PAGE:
MOSUL, Iraq (Reuters) - When four rockets crashed into his east Mosul home in November, Abu Abdel Malik’s 60-year-old step-mother was killed instantly. But she wasn’t properly buried for more than a month.
Fighting in Zuhur district and surrounding areas was too intense during that period to transport the body to the main cemetery in the suburb of Gogjali, just 5 km (3 miles) away.
So Abu Abdel Malik along with his father, brother, son and nephew dug a shallow hole under an orange tree in the garden just steps from where the family matriarch had died, and laid her there.
“We could not leave, we were surrounded. There were snipers all around and the army was advancing,” he said last week, showing a Reuters reporter how the rockets had torn through the kitchen and set the trees on fire.
He asked to be identified only by his nickname, Abu Abdel Malik, to protect family members in areas still controlled by Islamic State.
As Iraqi forces sweep across much of eastern Mosul in a three-month, U.S.-backed offensive, residents remain in danger, often targeted they say by mortars and bullets fired by retreating Islamic State militants.
Civilians who cannot reach the city’s main cemeteries have resorted to burying their dead wherever they can, at least until the fighting moves further from their doorsteps.
When Abu Abdel Malik dug up his step-mother’s body last Saturday to inter it beside the family’s forebears in the Gogjali cemetery, he said it had begun to decompose and gave off a foul smell.
Residents in nearby al-Qadisiya al-Thaniya district expect to do the same in coming weeks. There, in the yard of a local elementary school are eight long mounds of dirt where civilians have buried friends and relatives killed in areas recaptured from Islamic State.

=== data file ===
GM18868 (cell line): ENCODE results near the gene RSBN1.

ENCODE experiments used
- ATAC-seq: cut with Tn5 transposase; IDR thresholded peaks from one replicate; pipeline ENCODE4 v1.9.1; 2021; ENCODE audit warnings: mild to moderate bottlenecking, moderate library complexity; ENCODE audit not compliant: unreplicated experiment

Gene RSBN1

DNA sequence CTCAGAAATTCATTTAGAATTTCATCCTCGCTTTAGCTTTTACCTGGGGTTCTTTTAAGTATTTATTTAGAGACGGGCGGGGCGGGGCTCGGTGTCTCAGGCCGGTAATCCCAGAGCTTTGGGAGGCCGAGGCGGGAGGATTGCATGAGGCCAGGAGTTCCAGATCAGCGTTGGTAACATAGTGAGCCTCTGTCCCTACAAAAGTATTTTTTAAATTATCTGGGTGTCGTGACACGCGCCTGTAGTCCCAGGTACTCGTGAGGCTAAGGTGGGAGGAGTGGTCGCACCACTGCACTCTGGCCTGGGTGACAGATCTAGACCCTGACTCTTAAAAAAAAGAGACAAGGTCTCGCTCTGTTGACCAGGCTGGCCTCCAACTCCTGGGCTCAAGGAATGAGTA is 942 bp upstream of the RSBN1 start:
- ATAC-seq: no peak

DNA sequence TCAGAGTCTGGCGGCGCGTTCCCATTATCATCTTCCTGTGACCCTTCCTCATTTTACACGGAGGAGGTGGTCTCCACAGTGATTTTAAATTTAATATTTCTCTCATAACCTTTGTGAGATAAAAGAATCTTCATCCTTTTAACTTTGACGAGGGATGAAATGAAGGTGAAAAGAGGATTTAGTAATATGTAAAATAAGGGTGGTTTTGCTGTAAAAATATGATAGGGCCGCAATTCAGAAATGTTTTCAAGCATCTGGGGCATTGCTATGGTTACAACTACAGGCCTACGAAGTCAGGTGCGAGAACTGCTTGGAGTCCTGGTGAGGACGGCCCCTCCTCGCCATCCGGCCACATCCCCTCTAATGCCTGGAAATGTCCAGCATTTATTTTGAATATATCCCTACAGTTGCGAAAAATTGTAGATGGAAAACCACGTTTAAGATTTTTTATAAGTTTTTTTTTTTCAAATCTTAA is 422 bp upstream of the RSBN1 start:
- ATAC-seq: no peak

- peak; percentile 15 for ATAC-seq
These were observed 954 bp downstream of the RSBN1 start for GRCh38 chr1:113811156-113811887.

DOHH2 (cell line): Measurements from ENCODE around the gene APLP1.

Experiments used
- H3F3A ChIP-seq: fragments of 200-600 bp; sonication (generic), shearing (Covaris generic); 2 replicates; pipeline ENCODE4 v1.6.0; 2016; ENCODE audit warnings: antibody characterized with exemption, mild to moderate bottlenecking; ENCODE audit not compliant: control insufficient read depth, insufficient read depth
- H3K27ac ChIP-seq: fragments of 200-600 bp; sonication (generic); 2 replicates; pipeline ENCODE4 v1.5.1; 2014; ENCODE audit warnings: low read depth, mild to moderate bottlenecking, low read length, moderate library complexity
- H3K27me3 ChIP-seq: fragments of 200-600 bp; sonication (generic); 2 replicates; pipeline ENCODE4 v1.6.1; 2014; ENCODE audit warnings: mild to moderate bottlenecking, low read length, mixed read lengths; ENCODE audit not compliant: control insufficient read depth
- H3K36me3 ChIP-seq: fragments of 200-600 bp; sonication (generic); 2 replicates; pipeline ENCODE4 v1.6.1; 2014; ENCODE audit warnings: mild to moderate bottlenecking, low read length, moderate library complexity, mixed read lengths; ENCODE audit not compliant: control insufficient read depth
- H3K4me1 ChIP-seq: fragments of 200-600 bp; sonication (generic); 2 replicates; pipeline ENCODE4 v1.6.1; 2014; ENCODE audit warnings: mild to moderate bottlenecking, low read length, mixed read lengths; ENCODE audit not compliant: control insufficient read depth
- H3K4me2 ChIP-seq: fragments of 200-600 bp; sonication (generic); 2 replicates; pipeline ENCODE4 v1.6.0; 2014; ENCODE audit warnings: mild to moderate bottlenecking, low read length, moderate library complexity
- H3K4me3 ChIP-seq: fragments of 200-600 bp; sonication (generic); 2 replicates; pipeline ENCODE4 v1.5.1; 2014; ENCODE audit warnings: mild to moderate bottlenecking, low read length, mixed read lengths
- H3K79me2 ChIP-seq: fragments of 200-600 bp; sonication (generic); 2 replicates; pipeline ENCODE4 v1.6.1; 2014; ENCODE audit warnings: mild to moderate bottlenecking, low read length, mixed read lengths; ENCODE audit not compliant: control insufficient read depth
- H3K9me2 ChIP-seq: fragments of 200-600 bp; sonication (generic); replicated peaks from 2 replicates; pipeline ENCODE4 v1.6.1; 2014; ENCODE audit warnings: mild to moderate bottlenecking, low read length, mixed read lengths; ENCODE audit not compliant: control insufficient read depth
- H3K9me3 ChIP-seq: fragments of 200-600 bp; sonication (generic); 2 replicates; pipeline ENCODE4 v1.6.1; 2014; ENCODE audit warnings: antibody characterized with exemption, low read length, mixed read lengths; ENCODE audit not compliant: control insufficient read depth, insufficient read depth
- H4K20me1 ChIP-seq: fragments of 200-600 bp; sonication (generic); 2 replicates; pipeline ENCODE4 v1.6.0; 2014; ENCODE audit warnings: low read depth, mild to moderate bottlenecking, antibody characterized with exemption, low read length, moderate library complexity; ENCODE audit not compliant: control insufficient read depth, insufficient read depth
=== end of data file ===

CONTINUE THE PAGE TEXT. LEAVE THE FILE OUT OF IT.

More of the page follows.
Among the dead is an elderly resident who had a heart attack and could not reach the hospital because of the fighting.
One local man, who asked not to be named fearing reprisals against his son who is stuck under Islamic State rule in western Mosul where the militants maintain full control, said he had buried a cousin and his two sons last week. They were killed in a mortar attack in Rifaq district while out buying eggs.
A cardboard sign marks the grave of the cousin, Ali Hussein. Spray paint on the gray concrete wall nearby indicates where others are buried.
“We will move them all, of course, when this nightmare is over,” the man said.
A ninth shallow pit remains empty, in seeming anticipation of the war’s next victim.
The Mosul campaign, involving a 100,000-strong alliance of Iraqi government troops and militarized police, Kurdish security forces and mainly Shi‘ite Muslim militiamen, is the most complex battle in Iraq since the U.S.-led invasion in 2003.
Throughout the fighting, most residents have stayed in the northern city, Islamic State’s last major stronghold in the country and the largest urban center anywhere across its self-styled caliphate in Iraq and neighboring Syria.
That has complicated the task of Iraq’s military, which must fight among up to 1.5 million civilians in built-up areas against an enemy that has targeted non-combatants and hidden among them.
Adjacent to the schoolyard gravesite in al-Qadisiya is an open field which residents said was the site of a fierce confrontation last year between advancing Iraqi forces and Islamic State militants.
An exterior wall was knocked through and other school buildings have been heavily damaged by rockets and suicide bombers. Weeks after the clashes, a few charred body parts are still visible.
One explosion had carved a crater in a cement patio. It is now filled in with brown dirt.
Residents say they buried half a dozen Islamic State fighters in the hole after their bodies lay decomposing on the streets for two weeks. There are no gravestones or marks to identify what lies below.
“We asked the army to do something about the corpses and they told us to bury them, so we put them here,” said Alaa Moqdad Mostafa, 35.
Down the road in the Muharibeen district, an elderly resident says another three Islamic State bodies are buried in an empty lot where residents have taken to throwing their rubbish.
Reporting by Stephen Kalin; Editing by Dominic Evans